8 Future Supercars We’re Looking Forward To In 2024

2024 is looking like a big year for the supercar, with releases slated for all the major players. Whether big engines, high-end design or the latest tech are your main interests in the car world, the supercar sector has always been the one that breeds innovation and pushes forward the auto industry.

Below we’re set to run down the most exciting new supercars coming this year: four already revealed and ready to hit the road in the coming months, with another four yet to be unveiled.

Aston Martin Vantage

You might think the Vantage is more sports than supercar, but with 665hp the heavily revised new model is now firmly amongst the elite. Aston Martin has thrown the proverbial kitchen sink at the new Vantage, starting with that monumental firepower under the bonnet. The engine itself is related to the previous 4-litre V8, as sourced from AMG, but with more scope for tuning so too has come a very different attitude, says Aston Martin.

This starts with the added power, of course, but also its new and unique character that’s meant to channel this car’s driver focus. The turbochargers are smaller than the units found on the DBX707 SUV, which Aston says improves responsiveness and helps the car rev to its redline with more alacrity and enthusiasm. The gearbox has also been improved, with faster shifts and a shorter final drive that will run up the eight gears with even more ferocity than before.

The chassis has picked up its own selection of upgrades, including a fundamental redesign of the front axle with a focus on making the car manageable and fun over the limit of grip, suggesting that the torque surplus will remain a defining characteristic. Performance is extreme, with 0-62mph coming in 3.4 seconds, then going on to top out at a mental 202mph – that’s right on target for rivals from Porsche and Ferrari.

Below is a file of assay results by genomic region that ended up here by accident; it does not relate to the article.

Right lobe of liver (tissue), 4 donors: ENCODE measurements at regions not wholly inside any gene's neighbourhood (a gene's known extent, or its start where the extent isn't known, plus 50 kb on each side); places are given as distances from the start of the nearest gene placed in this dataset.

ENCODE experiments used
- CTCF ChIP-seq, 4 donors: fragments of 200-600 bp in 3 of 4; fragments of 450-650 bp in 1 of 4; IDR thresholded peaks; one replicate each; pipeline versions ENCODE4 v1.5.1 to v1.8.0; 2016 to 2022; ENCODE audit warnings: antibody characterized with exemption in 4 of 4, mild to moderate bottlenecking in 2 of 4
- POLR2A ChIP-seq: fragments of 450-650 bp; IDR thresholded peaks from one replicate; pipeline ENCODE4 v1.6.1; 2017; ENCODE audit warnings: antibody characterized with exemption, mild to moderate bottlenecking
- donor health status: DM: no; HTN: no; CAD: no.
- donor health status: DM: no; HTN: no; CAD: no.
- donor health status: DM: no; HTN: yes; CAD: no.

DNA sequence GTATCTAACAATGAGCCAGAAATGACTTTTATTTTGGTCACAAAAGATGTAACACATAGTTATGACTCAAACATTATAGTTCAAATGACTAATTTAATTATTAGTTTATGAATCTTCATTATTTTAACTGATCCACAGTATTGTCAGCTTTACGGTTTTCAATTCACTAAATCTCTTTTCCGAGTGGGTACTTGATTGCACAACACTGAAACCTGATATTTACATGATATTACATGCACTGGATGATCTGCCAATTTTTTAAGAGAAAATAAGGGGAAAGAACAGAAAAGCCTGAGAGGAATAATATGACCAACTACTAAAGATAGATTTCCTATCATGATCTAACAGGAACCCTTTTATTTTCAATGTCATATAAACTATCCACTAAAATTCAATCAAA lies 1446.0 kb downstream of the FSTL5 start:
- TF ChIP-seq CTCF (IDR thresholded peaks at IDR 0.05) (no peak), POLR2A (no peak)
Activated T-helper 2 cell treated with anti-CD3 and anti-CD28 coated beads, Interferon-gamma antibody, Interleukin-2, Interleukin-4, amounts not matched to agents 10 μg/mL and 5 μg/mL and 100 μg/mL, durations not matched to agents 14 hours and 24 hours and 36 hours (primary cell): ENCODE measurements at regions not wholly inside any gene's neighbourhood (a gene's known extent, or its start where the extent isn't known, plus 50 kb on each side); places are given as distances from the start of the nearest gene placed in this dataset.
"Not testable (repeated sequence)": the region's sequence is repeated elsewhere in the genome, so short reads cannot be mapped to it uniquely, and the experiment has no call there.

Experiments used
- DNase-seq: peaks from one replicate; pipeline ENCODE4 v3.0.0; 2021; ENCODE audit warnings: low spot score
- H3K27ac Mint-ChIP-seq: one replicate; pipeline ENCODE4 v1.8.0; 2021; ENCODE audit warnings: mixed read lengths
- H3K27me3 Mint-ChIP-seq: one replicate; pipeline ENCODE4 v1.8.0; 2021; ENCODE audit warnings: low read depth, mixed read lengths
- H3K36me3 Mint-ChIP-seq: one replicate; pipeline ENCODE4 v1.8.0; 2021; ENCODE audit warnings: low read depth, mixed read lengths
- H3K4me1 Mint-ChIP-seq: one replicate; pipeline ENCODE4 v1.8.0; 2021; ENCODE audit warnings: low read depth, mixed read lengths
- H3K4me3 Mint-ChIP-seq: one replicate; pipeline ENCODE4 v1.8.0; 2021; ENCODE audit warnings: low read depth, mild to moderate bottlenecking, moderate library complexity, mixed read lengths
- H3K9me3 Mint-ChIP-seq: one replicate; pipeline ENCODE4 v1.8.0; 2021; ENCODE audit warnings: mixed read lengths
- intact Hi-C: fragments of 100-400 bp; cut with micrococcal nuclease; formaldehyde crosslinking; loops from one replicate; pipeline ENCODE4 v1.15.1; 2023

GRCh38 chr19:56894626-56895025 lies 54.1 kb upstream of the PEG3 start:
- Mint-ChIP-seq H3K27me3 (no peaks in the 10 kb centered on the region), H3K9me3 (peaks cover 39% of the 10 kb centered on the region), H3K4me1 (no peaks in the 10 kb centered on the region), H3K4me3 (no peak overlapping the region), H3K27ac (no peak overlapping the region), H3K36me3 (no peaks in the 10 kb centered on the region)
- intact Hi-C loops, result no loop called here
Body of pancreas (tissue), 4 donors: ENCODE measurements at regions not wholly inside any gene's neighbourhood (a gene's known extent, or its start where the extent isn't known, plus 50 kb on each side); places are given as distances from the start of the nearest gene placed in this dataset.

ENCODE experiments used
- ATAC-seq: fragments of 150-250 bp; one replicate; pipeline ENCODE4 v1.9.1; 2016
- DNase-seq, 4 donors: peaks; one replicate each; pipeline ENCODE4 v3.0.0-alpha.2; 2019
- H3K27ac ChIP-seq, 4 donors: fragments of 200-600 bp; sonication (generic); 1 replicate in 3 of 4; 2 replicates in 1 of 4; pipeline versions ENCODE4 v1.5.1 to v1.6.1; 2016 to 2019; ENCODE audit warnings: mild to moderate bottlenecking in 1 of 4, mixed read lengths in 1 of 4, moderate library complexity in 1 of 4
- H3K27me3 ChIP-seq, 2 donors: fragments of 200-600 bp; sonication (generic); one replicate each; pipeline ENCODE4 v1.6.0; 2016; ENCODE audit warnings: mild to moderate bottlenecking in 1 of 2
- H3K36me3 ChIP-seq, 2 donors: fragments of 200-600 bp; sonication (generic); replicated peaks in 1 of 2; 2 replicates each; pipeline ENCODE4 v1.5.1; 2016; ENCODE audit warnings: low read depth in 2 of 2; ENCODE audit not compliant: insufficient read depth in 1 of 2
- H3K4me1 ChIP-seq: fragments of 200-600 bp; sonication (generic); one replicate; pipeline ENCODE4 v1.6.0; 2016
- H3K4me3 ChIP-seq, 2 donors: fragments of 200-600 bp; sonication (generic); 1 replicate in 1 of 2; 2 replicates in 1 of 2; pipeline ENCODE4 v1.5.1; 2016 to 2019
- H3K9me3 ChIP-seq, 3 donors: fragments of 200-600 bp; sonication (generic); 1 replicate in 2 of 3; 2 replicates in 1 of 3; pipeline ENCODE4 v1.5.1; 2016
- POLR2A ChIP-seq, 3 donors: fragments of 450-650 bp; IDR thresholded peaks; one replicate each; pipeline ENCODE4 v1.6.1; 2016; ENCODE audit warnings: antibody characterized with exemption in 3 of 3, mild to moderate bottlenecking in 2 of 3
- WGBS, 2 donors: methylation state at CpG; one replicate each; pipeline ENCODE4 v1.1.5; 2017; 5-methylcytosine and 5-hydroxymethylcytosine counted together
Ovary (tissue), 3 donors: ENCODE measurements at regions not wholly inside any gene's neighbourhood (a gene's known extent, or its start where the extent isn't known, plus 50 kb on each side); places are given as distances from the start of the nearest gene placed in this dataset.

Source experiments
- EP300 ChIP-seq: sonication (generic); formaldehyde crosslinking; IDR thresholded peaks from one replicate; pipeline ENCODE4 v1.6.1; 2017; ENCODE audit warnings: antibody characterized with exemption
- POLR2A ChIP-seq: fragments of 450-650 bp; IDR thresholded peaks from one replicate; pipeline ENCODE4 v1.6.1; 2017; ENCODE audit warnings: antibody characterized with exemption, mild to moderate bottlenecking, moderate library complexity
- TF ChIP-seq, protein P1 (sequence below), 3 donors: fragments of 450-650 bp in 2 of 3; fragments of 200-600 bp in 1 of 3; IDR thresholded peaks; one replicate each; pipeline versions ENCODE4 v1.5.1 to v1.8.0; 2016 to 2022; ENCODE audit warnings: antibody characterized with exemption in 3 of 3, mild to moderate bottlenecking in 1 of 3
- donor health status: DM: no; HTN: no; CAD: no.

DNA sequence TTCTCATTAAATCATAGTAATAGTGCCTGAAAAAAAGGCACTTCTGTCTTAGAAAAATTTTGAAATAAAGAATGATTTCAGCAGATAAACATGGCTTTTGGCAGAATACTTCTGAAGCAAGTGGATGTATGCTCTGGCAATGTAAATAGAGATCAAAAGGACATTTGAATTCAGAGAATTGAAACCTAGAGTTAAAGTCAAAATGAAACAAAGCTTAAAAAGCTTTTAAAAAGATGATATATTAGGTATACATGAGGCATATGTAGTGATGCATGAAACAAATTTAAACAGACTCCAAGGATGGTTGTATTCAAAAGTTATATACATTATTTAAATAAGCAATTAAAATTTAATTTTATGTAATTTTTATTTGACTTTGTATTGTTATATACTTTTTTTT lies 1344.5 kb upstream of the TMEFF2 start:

Yet it’s arguably the design which promises the most, with a new aesthetic that makes it look more aggressive than ever. The body itself is 30mm wider, with the front end featuring new upright headlights that give it a more distinctive face. Bigger 21-inch wheels are now standard, and together with the intricate rear lights and quad exhaust pipes make this look more desirable than ever.

How much? Well, this is now all yours for around £165,000. But we’d suggest it’ll be more (a lot more) by the time you’ve left the configuration suite.

Lamborghini Revuelto

A new V12-powered Lamborghini is sort of like a Christopher Nolan film. There never seems to be a shortage of them, but every decade or so one comes along that’s truly momentous. Consider the new Lamborghini Revuelto as ‘The Dark Knight’, then, because it’s already proving to be a true showstopper.

Under the striking new body sits a hybrid-assisted V12 powertrain that produces an even 1,000hp. Fine, you might be thinking, the Ferrari SF90 has been punching those numbers for ages now, but the Lamborghini’s bespoke V12 is the defining factor here, using the electric powertrain components only to heighten the engine, not overwhelm it.

This means the noise we’ve come to love from Lamborghini’s isn’t just there, but is very much at the centre of the powertrain. Power from the V12 is then sent to the rear wheels through a new dual-clutch transmission, which arguably forms the biggest point of distinction from the older Aventador and its family of models. This joins the electrified front axle that powers two motors from a small lithium-ion battery, in turn making it all-wheel drive.